Most dairy breeds are seasonal breeders and will come into heat seasons every 21 days from August until early January.

Related: Ever Wondered Why Your Goat Wags Its Tail?

When is the Proper Time to Breed a Doe?

To avoid breeding a doe too early, it is best to wait until she is between 10 to 12 months of age.

The breeding doe also needs to weigh at least 60% of her adult weight to ensure she is healthy throughout pregnancy and birth.

For miniature goats with an average adult weight between 60 and 70 pounds, the doe would need to weigh at least 40 pounds before she is bred.

If you have access to a livestock scale, it is recommended to regularly weigh your goats to ensure they weigh enough for breeding.

An inexpensive method for weighing larger goats is to use a goat “weigh tape” or a regular measuring tape.

A goat with a low body weight will have a difficult pregnancy because the growing baby in her body will quickly deplete her nutritional reserves.

An obese goat will also have complications becoming pregnant and will experience a challenging birth.

When a doe is bred at too young, her body may not be able to handle the pregnancy.

A young doe’s uterus and the birth canal will not be large enough for a healthy pregnancy or delivery, and she may also have reduced milk production and be unable to feed her kids.

Goat keepers usually stop breeding their does once they are ten years old, even though they will continue to ovulate for the rest of their life.

Retiring an adult goat from breeding after ten years may significantly prolong her life and allow her to live for up to 20 years.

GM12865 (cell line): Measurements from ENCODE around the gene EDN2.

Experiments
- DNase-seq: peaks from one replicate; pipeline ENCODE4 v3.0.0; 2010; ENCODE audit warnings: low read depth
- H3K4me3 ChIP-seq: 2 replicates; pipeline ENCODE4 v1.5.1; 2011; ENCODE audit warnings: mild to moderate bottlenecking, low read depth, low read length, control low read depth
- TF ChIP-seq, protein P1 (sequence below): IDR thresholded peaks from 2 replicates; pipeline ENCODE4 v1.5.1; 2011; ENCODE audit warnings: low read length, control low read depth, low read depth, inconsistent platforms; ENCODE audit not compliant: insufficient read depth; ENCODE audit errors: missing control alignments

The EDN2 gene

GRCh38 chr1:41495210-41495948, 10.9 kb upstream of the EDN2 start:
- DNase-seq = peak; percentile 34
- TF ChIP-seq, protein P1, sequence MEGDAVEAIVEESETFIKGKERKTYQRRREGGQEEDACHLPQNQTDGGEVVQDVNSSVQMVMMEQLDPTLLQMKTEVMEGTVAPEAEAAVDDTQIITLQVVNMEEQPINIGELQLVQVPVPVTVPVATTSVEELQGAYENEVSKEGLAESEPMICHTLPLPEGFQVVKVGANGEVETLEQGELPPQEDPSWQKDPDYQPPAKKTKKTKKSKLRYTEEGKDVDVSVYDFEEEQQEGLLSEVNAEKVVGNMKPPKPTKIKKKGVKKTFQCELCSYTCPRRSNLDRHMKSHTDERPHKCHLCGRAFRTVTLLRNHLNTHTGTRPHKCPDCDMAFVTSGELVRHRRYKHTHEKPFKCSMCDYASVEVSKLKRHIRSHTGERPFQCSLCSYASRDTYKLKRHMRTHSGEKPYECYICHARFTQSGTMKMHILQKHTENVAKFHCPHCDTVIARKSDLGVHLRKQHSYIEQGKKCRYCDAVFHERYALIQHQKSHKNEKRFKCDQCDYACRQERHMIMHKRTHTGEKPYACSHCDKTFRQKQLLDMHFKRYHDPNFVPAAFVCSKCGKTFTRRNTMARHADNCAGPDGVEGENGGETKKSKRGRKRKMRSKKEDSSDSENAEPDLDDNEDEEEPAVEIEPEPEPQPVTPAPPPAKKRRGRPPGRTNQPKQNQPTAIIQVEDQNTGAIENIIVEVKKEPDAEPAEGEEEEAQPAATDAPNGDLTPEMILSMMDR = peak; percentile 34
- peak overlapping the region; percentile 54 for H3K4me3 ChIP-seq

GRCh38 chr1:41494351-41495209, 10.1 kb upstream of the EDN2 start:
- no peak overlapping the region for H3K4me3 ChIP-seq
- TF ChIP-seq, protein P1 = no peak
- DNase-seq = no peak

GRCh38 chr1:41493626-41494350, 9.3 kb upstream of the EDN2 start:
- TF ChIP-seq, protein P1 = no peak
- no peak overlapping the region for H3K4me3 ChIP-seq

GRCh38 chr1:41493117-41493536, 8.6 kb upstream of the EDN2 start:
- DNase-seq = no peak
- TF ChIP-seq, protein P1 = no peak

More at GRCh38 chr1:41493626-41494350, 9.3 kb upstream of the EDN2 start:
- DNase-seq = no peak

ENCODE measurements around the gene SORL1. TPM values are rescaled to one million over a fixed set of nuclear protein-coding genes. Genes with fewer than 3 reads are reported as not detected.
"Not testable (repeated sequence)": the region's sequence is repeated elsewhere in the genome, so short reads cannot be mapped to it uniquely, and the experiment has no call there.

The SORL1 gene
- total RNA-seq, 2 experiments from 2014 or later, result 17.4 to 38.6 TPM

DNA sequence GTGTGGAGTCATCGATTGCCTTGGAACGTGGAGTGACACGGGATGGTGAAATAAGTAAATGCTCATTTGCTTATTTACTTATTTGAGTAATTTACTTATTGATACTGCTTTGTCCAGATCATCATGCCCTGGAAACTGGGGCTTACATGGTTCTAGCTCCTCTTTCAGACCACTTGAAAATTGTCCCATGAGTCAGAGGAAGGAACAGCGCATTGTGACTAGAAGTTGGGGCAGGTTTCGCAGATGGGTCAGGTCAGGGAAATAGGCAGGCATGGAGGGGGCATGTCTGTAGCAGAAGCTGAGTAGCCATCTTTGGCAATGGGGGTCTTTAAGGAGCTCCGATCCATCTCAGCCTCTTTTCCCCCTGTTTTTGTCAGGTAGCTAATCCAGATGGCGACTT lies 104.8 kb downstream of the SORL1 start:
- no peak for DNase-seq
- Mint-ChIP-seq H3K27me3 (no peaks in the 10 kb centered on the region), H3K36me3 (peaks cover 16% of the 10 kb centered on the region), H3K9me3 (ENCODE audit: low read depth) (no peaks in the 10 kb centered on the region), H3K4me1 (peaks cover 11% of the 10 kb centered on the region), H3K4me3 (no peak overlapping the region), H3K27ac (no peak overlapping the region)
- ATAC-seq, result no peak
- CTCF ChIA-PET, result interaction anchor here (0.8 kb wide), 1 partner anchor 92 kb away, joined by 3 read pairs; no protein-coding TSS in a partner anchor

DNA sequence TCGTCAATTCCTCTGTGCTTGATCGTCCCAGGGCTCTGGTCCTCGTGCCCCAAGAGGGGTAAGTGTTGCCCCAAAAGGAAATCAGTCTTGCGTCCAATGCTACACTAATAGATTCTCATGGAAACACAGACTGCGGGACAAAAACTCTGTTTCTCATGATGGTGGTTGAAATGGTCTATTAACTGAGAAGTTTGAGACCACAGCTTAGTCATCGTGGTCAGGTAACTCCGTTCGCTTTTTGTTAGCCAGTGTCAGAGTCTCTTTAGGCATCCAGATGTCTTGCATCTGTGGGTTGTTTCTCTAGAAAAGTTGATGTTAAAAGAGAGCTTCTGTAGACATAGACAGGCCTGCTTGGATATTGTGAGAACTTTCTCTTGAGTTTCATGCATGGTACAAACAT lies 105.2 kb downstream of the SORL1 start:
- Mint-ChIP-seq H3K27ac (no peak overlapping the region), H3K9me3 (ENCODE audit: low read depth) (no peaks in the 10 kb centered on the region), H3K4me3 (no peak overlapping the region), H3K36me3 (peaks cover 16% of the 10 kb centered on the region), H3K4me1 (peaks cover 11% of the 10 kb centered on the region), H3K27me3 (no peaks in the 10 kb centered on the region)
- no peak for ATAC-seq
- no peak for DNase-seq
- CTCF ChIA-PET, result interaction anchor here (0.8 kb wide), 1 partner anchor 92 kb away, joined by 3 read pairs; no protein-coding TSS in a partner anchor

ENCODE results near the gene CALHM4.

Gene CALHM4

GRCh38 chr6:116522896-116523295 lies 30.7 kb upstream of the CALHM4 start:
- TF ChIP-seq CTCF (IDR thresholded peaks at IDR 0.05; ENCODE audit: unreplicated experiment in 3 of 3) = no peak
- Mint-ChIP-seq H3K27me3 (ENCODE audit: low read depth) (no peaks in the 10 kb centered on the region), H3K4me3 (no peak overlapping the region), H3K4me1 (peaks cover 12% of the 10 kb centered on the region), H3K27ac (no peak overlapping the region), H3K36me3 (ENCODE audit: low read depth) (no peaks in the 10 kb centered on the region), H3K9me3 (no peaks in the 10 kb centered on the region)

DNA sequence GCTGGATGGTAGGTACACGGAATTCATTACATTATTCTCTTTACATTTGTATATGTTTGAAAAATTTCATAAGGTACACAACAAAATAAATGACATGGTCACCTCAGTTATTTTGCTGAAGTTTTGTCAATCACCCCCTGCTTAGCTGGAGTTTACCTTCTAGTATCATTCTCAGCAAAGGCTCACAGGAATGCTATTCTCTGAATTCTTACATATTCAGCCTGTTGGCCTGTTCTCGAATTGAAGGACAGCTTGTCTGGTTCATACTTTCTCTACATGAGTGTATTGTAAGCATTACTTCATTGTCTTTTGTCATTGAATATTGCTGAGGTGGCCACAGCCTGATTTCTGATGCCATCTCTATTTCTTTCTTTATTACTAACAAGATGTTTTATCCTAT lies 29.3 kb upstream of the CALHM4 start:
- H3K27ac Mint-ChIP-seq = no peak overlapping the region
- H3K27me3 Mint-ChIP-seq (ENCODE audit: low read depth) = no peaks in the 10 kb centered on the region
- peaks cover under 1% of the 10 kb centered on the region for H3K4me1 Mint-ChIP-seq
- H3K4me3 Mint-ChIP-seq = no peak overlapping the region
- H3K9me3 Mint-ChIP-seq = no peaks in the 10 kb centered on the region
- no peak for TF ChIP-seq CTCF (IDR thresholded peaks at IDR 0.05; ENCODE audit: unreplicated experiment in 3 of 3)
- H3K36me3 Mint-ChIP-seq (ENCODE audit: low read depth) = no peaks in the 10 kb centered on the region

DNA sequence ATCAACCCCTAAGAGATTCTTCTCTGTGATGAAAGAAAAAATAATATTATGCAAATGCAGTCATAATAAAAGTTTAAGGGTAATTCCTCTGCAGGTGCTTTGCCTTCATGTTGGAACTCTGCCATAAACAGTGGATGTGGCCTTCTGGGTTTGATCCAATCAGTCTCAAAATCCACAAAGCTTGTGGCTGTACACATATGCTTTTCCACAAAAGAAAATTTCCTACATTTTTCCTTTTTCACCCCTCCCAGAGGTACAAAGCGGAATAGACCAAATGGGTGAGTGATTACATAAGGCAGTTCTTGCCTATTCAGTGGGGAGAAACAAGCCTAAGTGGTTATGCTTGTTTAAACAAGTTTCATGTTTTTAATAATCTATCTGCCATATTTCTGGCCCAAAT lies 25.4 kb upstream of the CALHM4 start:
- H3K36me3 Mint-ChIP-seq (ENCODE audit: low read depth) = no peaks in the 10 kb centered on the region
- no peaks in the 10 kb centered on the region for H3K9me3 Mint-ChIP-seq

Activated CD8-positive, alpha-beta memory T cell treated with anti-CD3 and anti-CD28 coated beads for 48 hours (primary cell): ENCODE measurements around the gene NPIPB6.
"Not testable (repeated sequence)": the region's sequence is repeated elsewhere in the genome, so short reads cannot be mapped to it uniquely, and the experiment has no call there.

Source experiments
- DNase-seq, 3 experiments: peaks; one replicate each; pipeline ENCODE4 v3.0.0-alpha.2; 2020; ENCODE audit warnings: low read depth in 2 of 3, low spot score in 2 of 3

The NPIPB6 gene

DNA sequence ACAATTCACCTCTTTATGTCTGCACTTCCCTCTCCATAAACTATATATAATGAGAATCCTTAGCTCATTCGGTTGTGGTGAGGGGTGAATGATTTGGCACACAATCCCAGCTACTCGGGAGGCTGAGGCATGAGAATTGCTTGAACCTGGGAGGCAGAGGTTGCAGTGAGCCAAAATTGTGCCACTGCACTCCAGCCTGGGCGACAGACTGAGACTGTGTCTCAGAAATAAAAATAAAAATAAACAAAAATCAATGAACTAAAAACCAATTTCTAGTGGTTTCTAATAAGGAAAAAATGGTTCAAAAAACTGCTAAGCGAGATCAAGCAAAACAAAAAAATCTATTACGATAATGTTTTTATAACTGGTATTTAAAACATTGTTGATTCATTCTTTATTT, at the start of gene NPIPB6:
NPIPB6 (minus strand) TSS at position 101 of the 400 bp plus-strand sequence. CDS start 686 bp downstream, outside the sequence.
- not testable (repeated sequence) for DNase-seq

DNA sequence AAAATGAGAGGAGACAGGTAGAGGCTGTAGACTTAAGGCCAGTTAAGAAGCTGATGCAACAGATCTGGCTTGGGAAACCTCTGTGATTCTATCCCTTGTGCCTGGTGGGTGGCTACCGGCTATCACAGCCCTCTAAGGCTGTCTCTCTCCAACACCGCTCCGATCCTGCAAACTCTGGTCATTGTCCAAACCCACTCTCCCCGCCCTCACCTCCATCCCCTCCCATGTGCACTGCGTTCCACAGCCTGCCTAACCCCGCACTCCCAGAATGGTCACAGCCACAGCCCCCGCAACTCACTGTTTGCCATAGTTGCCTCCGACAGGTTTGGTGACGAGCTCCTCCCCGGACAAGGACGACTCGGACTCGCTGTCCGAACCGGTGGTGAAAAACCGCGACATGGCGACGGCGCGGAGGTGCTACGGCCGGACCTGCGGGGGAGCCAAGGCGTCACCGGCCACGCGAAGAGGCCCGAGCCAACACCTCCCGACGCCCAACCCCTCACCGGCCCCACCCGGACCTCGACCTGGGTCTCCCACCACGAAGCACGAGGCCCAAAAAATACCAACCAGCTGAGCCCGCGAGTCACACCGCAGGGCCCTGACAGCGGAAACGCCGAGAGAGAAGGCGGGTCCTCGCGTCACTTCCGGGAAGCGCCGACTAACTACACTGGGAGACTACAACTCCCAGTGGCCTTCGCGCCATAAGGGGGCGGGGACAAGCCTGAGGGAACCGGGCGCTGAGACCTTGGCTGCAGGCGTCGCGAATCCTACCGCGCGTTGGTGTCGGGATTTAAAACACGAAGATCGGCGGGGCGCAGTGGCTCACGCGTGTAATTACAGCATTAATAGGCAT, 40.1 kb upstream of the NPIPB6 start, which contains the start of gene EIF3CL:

Breeding a doe after she is ten years old results in a significantly shorter lifespan, and she may only live to be 12 years old.

Related Reading: Goats’ growth rates and age

The best time for breeding goats is from late summer to early fall, when fertility is the highest.

To prevent your goats from mating and giving birth during less than ideal times of the year, the bucks may wear anti-mating goat aprons.

How to Know When a Goat is Pregnant

The best way to confirm a goat pregnancy is to have a veterinarian perform an x-ray or ultrasound.

You may also send a blood sample from your doe to a lab to test for pregnancy.

An x-ray or ultrasound is usually performed about 30 days after the doe has mated.

A blood test may be done to confirm pregnancy 60 days after breeding the doe.

A doe may have visible signs of pregnancy, such as a firmer stomach and a swollen vulva.

Pregnant goats will also have an increased appetite and will not go into heat again for the rest of the breeding season.

Pregnant female goats do not always show a significant weight gain unless she is carrying more than one baby.

The litter size for goats ranges from 1-5 kids, with the average doe giving birth to just one or two baby goats.

The average gestation period for goats is between 145 and 152 days.

If the doe is pregnant with more than one kid, the gestation period will typically be shorter.

Miniature breeds like the Pygmy and Nigerian Dwarf also have gestation periods on the lower end of the spectrum.

Calculating the approximate kidding due dates allows you to be prepared if the mother needs some help giving birth.

It is also a good idea to calculate approximate kidding due dates before breeding your goats, so the babies are not born during extremely hot or cold weather.

It is crucial to provide a pregnant doe with a low-stress environment and extra vitamin and mineral supplements to maintain her health.

Goats are often delicate mothers, and too much stress may cause them to abort their babies.

Prenatal care is also essential for any does who are about to enter the breeding season.

Related: Can a hermaphrodite goat have babies?

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Growing up amidst the sprawling farms of the South, Wesley developed a profound connection with farm animals from a young age. His childhood experiences instilled in him a deep respect for sustainable and humane farming practices. Today, through Farmpertise.com, Wesley shares his rich knowledge, aiming to inspire and educate others about the joys and intricacies of rural life.